Qualified Entry: Non-Fiction Category
It was Friday the thirteenth. Hurricane Charley scraped the roof off my home, and dragged my soul away with it. My nine-year-old mind searched for stability, as well as the comfort of my trashed stuffed animals, yet I was overwhelmed by the scene presented; the tendrils of homelessness suffocated not only my security, but my ability to cope. After Hurricane Charley destroyed my home in August 2004, I forgot how to live; I forgot how to read.
I was compelled to shape my own concept of what it is to be a victim of a natural disaster or any misfortune, for that matter. Until that point, my echelon of sympathy was nonexistent; I had never truly encountered anyone for whom I felt compassion. Moreover, as the shock of the chaos disintegrated, I detected an unknown passion shooting through my veins. I didn’t know my self-pity had turned on me at that moment, but it couldn’t have been more clear that it had. Rampant as it was, the self-pity transformed as time progressed; it evolved into another kind of emotion, an emotion for which I was not the object. In fact, as I re-learned to read, I read more and more about the hurricane and those whom fortune had not treated as kindly as it had me. The feeling again burst through my veins, my heart thumped under my goose-bumped skin, and I knew that I felt compassion.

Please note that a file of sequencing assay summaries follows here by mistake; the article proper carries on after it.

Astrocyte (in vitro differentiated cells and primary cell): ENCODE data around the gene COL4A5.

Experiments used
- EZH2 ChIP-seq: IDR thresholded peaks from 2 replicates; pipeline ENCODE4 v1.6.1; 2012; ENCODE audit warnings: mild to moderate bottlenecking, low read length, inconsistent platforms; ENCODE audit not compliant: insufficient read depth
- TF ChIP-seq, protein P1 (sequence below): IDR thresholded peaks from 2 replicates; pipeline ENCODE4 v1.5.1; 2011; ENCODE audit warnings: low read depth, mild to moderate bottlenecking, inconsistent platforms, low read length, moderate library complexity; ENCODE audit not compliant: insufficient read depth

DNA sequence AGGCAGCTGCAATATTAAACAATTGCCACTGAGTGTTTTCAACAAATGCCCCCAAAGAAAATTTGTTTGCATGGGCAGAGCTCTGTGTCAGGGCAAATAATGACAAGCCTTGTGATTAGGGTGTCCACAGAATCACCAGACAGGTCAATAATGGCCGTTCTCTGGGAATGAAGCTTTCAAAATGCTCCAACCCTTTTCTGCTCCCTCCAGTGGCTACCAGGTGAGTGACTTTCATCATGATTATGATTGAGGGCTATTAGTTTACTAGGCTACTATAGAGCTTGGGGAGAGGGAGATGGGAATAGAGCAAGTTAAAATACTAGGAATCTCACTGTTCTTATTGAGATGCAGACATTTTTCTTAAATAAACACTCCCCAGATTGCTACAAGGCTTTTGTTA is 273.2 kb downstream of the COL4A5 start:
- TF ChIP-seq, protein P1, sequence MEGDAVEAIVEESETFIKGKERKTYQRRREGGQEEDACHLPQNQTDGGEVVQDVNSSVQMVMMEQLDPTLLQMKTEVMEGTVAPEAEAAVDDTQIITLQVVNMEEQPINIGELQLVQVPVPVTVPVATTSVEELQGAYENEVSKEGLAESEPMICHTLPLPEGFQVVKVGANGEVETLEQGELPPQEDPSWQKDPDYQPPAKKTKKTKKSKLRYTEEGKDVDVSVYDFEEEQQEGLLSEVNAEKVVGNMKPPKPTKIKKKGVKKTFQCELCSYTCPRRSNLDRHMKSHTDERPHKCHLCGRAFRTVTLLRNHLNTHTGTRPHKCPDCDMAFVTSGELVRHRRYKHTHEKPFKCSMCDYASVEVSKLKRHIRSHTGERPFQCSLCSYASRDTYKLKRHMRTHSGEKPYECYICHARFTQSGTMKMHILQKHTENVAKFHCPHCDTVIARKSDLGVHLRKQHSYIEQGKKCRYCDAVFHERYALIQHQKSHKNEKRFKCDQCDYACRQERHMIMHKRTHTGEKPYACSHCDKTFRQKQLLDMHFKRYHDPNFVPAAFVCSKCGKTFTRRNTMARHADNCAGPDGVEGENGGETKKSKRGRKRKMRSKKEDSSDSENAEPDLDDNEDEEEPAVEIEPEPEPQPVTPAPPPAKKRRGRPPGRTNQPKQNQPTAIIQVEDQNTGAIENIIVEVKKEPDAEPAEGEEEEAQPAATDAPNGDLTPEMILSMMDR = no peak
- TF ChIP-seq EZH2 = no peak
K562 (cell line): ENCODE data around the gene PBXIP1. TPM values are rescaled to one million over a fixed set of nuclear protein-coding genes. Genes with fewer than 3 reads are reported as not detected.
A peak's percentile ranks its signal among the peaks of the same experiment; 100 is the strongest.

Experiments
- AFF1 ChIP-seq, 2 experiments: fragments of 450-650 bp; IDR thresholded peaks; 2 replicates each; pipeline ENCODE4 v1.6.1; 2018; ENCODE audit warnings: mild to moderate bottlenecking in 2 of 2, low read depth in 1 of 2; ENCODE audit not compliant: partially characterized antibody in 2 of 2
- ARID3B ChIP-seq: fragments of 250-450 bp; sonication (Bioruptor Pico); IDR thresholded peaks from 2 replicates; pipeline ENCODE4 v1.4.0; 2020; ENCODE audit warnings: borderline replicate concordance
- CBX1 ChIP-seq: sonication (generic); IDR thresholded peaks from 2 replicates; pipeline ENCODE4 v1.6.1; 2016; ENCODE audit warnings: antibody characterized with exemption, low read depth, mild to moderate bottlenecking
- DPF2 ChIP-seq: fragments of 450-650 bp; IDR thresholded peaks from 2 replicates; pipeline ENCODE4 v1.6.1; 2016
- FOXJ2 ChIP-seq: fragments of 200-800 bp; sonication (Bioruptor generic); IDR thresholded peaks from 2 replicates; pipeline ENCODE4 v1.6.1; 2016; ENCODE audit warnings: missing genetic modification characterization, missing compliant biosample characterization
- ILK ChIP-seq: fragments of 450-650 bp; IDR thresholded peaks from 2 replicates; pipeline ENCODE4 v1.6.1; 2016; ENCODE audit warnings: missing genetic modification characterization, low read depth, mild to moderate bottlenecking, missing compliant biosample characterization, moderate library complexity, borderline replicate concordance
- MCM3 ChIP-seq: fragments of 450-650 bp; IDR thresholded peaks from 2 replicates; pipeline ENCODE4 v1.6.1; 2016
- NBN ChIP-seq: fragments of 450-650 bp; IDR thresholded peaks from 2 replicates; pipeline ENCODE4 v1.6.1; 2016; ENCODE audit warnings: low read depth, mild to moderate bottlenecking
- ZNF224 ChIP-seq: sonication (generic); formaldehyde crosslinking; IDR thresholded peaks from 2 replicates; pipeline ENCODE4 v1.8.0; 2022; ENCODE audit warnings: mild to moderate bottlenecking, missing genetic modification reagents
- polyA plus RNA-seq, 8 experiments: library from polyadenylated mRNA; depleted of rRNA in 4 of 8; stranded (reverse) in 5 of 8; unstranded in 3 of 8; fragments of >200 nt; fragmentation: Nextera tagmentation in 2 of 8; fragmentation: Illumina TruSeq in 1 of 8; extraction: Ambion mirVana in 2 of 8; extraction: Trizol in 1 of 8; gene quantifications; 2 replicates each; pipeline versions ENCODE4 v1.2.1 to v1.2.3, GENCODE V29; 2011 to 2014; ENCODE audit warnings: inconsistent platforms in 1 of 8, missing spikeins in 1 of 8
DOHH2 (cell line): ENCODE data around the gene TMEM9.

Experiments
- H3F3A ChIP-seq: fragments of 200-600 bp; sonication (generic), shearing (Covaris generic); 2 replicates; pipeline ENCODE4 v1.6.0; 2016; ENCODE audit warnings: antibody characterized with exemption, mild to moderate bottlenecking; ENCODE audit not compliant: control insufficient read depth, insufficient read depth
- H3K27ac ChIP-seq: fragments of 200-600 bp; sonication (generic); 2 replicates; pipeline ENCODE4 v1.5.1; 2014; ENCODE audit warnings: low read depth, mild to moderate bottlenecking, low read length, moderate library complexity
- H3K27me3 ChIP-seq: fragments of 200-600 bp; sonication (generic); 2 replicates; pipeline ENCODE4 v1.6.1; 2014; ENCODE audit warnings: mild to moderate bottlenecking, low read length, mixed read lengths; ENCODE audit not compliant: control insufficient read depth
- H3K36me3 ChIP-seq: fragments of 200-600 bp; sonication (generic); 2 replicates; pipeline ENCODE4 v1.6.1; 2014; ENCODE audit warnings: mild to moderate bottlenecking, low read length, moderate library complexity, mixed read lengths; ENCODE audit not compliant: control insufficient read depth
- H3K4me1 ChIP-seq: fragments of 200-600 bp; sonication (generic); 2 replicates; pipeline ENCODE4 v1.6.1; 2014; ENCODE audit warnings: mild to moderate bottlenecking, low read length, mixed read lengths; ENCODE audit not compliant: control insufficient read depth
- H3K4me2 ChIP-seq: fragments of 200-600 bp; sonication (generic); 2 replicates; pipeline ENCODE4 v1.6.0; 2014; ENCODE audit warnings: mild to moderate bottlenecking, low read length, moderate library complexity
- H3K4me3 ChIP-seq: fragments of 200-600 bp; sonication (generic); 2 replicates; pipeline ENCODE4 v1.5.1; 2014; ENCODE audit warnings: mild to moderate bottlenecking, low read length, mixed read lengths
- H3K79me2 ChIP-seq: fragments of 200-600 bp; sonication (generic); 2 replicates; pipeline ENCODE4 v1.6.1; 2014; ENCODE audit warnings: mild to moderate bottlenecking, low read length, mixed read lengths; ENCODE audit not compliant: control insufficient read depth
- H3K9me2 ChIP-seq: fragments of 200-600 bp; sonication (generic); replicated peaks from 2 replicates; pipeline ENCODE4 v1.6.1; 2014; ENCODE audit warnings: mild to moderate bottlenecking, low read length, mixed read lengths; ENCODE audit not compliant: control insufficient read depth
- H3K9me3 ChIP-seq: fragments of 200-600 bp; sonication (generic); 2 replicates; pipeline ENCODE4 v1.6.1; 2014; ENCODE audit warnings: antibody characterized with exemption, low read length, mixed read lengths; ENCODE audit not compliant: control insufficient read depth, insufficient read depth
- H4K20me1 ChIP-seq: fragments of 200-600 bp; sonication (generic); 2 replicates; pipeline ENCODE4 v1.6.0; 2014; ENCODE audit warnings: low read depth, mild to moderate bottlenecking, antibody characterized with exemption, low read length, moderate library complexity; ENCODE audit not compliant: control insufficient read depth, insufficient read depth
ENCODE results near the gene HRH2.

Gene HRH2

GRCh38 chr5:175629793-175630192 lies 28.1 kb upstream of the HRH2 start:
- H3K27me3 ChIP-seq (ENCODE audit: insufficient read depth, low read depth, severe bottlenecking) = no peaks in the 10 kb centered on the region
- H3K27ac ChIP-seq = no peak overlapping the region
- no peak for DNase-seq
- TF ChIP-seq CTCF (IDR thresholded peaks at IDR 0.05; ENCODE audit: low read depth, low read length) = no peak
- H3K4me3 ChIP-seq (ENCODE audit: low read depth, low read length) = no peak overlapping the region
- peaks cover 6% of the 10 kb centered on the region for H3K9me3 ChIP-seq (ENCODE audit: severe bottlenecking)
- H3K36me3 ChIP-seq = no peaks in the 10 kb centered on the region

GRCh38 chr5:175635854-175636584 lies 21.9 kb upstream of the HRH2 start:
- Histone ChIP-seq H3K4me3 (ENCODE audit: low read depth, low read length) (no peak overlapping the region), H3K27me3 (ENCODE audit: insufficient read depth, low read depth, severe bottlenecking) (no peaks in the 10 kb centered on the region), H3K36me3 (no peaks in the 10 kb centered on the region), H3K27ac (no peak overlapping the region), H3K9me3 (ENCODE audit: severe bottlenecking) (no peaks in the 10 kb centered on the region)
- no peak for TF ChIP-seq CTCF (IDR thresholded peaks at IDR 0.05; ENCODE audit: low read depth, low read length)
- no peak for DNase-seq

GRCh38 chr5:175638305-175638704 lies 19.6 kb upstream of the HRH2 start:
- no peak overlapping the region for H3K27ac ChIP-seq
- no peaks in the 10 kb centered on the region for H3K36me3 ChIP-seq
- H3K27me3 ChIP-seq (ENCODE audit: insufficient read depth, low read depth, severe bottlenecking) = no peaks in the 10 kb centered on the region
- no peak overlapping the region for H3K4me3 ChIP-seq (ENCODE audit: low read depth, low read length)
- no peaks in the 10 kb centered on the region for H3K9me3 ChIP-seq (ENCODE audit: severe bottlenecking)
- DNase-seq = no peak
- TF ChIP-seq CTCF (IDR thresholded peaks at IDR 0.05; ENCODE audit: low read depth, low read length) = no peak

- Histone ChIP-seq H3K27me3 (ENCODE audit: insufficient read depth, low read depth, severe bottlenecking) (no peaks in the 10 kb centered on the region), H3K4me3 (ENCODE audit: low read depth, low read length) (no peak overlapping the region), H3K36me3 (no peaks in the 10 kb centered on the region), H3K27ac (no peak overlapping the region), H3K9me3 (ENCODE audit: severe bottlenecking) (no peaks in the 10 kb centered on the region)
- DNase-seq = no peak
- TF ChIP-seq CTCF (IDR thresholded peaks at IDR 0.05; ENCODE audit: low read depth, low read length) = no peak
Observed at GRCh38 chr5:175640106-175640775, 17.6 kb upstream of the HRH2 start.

Coincidentally, four months of homelessness can transform a person from a selfish individual to one of care and concern. I found myself feeling increased emotion than prior to the trauma of losing my home, and the sight of victims of every misfortune would drench my heart in sympathetic tears. Gone was the nullification of others’ dismay, gone was the living in luxurious self-absorption I had cultivated. I knew that I found what had been obscured; I had found my humanity for the first time.